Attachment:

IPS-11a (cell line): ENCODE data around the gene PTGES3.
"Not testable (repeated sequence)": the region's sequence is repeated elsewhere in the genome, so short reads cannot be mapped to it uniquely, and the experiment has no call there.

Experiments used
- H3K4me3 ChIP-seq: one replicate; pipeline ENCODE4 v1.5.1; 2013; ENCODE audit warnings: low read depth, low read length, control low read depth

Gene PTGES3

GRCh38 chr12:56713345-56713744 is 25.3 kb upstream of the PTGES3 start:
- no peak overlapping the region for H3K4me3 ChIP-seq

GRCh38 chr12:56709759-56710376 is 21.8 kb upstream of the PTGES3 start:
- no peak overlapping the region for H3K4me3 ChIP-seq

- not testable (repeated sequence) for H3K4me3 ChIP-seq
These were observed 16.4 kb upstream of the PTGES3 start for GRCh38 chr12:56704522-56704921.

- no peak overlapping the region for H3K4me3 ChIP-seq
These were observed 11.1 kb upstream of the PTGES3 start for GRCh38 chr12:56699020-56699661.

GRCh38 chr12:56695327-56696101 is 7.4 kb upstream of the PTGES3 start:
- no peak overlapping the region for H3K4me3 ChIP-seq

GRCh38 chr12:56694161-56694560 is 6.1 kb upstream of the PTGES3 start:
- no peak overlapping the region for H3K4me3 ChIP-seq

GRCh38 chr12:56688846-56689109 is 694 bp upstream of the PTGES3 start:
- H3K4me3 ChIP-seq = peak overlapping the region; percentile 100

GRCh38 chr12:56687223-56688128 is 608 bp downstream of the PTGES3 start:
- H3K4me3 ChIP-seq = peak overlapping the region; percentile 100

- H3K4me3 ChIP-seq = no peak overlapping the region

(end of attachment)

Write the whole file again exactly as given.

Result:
IPS-11a (cell line): ENCODE data around the gene PTGES3.
"Not testable (repeated sequence)": the region's sequence is repeated elsewhere in the genome, so short reads cannot be mapped to it uniquely, and the experiment has no call there.

Experiments used
- H3K4me3 ChIP-seq: one replicate; pipeline ENCODE4 v1.5.1; 2013; ENCODE audit warnings: low read depth, low read length, control low read depth

Gene PTGES3

GRCh38 chr12:56713345-56713744 is 25.3 kb upstream of the PTGES3 start:
- no peak overlapping the region for H3K4me3 ChIP-seq

GRCh38 chr12:56709759-56710376 is 21.8 kb upstream of the PTGES3 start:
- no peak overlapping the region for H3K4me3 ChIP-seq

- not testable (repeated sequence) for H3K4me3 ChIP-seq
These were observed 16.4 kb upstream of the PTGES3 start for GRCh38 chr12:56704522-56704921.

- no peak overlapping the region for H3K4me3 ChIP-seq
These were observed 11.1 kb upstream of the PTGES3 start for GRCh38 chr12:56699020-56699661.

GRCh38 chr12:56695327-56696101 is 7.4 kb upstream of the PTGES3 start:
- no peak overlapping the region for H3K4me3 ChIP-seq

GRCh38 chr12:56694161-56694560 is 6.1 kb upstream of the PTGES3 start:
- no peak overlapping the region for H3K4me3 ChIP-seq

GRCh38 chr12:56688846-56689109 is 694 bp upstream of the PTGES3 start:
- H3K4me3 ChIP-seq = peak overlapping the region; percentile 100

GRCh38 chr12:56687223-56688128 is 608 bp downstream of the PTGES3 start:
- H3K4me3 ChIP-seq = peak overlapping the region; percentile 100

- H3K4me3 ChIP-seq = no peak overlapping the region